Panic in the Streets

Now Playing - The Movie Review Podcast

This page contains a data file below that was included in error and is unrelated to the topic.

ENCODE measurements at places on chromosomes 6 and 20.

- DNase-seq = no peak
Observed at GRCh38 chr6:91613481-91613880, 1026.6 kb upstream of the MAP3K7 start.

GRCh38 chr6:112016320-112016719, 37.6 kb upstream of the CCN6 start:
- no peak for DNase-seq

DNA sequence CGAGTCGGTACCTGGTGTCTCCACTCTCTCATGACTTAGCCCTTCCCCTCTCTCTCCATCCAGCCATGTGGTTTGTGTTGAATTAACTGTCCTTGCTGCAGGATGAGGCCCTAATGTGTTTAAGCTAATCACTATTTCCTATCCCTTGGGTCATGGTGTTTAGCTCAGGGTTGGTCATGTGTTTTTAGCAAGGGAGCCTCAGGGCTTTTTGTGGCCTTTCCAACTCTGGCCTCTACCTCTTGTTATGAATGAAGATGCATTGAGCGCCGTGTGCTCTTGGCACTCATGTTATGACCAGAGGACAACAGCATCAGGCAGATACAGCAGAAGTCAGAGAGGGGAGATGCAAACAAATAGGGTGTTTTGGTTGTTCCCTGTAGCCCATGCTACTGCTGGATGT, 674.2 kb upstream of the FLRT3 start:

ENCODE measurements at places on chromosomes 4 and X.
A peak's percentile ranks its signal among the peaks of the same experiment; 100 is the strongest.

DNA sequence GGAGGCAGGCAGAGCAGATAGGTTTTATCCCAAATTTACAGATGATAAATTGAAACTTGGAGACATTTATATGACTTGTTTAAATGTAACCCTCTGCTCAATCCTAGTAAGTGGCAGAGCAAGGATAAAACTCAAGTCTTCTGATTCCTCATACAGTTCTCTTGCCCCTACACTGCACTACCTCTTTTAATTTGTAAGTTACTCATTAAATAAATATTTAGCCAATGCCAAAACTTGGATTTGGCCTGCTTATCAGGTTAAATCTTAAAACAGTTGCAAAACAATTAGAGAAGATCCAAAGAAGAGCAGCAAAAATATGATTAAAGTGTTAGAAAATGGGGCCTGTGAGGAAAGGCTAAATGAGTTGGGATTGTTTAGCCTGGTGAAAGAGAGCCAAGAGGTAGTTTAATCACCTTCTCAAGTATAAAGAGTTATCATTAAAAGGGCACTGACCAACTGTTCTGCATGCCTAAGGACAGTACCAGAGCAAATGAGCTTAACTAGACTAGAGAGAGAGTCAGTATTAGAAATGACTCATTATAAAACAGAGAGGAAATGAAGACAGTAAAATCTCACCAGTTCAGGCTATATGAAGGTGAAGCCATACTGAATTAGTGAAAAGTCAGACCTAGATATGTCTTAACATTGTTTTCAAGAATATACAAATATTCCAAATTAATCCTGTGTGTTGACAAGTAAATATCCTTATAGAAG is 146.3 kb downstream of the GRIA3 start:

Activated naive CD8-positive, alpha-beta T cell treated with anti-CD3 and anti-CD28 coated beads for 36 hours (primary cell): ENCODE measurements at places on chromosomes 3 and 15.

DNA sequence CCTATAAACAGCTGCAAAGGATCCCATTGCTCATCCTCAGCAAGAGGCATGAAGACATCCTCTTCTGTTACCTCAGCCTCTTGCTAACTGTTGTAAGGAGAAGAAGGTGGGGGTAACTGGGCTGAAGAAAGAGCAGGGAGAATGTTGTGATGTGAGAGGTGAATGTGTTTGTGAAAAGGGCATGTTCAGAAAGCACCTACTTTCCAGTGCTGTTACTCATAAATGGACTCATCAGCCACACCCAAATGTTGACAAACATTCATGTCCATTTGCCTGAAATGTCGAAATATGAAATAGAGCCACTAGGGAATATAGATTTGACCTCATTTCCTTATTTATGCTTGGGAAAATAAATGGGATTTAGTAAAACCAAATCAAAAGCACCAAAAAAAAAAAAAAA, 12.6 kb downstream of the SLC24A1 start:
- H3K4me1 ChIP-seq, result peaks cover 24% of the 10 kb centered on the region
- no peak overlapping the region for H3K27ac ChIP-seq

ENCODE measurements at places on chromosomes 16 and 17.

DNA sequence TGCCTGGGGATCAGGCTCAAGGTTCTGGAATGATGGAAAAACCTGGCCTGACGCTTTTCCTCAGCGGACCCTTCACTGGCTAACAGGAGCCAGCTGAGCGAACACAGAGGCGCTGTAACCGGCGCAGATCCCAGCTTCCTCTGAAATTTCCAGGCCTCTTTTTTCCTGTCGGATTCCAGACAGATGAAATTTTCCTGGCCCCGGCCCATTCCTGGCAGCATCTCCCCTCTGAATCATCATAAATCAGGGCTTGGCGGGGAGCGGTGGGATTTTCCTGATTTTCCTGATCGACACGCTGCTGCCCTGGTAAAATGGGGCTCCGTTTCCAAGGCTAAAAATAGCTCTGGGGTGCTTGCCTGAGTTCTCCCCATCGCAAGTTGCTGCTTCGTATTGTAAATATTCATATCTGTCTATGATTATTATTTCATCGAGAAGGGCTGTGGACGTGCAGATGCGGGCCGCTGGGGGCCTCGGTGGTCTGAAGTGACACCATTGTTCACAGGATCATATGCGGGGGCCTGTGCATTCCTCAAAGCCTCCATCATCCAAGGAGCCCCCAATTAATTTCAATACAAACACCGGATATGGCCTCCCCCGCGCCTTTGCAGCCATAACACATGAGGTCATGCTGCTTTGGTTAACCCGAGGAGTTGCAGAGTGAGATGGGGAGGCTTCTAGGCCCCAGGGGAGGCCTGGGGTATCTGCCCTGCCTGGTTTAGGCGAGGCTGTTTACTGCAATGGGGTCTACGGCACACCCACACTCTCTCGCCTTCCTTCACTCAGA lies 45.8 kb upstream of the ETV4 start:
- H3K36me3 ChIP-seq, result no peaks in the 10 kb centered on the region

09:08 min | 8 months ago

Panic in the Streets